Infant Mental Health Awareness Week takes place next week, 10-14 June 2019, with this year’s focus being ‘Difficult Beginnings’.

The birth of a baby can be an exciting time, but many women and their partners can experience difficulties during pregnancy, the birth and after the baby is born.  Pre and post birth is a crucial time for a baby’s social and emotional development, so it’s important that parents and carers get the right support during this important time.

To mark the week, a number of Better Start Bradford projects, including Little Minds Matter, which is  a Better Start Bradford Project run in partnership with Bradford District Care NHS Foundation Trust and Family Action,  will deliver a range of events and workshops to raise awareness of some of the difficulties parents can face and the way in which such difficulties can affect the baby. It will also highlight the range of support available to help parents and babies who may be experiencing difficult beginnings.

Dr Matthew Price, Clinical Lead and Clinical Psychologist at Bradford District Care NHS Foundation Trust for the Little Minds Matter: Bradford Infant Mental Health Service project, said: “We are thrilled that so many services and professionals are coming together to recognise that our experiences as babies lays the foundation of future mental health and wellbeing. My team is really looking forward to running several workshops with other Better Start Bradford projects.”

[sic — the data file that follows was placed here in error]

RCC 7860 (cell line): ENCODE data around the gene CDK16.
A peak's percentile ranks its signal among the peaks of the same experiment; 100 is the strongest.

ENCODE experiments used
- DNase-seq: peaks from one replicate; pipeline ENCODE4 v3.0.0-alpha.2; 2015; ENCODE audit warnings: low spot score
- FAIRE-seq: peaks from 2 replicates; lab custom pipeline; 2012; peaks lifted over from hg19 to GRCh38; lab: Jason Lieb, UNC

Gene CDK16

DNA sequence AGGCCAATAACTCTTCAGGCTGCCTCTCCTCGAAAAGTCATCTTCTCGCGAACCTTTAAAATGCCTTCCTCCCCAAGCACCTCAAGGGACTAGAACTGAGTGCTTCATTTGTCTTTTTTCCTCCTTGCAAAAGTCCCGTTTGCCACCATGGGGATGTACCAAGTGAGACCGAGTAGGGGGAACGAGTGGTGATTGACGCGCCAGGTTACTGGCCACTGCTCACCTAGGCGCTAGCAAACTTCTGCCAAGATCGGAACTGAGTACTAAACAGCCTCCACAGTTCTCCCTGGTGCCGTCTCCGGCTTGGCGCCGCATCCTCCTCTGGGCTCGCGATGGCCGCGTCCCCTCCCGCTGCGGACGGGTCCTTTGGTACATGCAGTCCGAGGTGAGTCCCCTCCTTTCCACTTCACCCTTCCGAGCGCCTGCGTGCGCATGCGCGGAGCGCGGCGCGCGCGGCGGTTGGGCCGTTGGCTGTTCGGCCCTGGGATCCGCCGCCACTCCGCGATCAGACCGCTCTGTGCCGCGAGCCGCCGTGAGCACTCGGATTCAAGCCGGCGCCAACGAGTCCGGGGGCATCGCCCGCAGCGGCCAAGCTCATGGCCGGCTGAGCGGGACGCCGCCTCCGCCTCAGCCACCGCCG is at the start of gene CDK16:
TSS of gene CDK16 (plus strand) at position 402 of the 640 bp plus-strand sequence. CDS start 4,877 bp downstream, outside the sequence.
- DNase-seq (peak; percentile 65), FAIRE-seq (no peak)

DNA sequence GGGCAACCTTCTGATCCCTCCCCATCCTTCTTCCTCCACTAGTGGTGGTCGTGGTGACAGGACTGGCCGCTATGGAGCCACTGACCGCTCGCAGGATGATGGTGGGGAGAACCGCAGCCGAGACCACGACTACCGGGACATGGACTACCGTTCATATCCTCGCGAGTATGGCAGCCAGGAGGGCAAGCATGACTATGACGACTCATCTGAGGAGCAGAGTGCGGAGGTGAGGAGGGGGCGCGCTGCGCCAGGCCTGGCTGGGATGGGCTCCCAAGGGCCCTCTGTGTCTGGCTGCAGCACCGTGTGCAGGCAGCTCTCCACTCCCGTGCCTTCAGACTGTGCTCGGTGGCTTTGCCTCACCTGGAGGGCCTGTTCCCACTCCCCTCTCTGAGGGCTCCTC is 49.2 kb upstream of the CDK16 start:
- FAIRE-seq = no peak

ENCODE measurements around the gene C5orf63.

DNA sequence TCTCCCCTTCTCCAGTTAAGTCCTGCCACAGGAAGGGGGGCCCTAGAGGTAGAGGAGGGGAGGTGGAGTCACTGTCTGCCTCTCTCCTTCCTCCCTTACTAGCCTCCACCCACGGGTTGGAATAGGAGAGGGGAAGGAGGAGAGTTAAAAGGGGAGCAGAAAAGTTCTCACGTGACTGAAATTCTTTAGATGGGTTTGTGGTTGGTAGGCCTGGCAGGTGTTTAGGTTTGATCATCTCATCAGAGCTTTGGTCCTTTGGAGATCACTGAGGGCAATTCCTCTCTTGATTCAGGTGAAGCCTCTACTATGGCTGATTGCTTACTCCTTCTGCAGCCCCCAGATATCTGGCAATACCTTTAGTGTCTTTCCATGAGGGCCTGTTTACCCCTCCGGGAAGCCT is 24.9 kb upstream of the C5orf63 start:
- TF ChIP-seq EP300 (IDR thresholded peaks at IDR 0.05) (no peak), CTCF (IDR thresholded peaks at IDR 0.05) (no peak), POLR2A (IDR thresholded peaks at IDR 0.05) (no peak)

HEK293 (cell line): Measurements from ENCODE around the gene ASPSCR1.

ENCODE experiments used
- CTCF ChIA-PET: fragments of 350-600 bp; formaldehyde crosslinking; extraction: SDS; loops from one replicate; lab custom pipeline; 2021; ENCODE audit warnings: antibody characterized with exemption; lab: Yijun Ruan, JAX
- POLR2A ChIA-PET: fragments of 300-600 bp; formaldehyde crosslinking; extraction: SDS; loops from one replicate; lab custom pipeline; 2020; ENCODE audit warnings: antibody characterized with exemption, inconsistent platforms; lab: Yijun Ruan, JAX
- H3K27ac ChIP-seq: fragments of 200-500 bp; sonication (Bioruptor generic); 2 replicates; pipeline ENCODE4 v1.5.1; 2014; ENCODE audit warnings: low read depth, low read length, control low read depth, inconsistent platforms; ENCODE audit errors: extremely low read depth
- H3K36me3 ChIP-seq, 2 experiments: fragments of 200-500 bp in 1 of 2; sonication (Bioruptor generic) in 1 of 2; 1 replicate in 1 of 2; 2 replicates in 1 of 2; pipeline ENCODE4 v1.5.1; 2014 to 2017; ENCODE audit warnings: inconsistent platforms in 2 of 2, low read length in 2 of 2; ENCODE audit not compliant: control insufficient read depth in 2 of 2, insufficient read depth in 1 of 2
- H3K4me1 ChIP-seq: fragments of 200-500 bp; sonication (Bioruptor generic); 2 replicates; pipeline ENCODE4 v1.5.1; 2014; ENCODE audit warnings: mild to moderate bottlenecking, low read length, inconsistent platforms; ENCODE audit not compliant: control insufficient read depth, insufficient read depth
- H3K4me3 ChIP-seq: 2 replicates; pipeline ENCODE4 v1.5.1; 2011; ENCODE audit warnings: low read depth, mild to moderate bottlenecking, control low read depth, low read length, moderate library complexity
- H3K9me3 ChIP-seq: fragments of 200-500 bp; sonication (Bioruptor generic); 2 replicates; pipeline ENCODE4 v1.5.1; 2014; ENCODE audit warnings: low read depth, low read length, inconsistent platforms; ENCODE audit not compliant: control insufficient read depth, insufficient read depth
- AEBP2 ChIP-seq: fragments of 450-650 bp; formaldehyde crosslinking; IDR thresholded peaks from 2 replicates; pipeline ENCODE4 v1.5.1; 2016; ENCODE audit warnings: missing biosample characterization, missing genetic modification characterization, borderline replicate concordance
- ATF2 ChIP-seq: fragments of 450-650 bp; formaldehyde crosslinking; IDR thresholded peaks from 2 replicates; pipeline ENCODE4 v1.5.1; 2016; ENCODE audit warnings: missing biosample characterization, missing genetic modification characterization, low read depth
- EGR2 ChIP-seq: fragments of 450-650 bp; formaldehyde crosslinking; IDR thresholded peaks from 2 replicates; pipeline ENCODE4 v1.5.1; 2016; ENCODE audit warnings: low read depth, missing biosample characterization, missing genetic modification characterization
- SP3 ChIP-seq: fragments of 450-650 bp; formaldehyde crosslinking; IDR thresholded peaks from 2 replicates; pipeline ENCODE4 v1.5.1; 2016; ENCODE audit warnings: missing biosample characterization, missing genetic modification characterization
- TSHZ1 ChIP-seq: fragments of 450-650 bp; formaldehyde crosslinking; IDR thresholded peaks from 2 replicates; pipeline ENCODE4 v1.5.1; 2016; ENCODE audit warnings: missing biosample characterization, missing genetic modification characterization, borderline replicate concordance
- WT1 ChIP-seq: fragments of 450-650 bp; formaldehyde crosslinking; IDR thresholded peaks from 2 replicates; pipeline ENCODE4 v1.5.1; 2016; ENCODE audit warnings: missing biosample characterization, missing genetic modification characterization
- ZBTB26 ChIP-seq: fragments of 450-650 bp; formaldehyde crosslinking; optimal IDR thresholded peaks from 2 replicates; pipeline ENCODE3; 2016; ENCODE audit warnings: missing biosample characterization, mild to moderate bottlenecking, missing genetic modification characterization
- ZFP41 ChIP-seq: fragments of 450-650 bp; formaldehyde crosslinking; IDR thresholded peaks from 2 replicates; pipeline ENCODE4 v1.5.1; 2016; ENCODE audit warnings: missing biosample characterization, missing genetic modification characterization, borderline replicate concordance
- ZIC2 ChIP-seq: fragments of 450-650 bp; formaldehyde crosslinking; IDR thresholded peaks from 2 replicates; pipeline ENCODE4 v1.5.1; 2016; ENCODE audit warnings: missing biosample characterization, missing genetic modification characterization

The Better Start Bradford projects involved, are: Little Minds Matter: Bradford Infant Mental Health ServiceBaby StepsBradford DoulasTalking TogetherPersonalised Midwifery Care and the Perinatal Support Service.

Gill Thornton, Head of Programme at Better Start Bradford, said: “It’s great that so many of our projects are running events during Infant Mental Health Awareness Week. Healthy first relationships are critical for a baby’s development and a difficult start isn’t the end of the story. There are lots of projects and services available to help and support parents and babies.”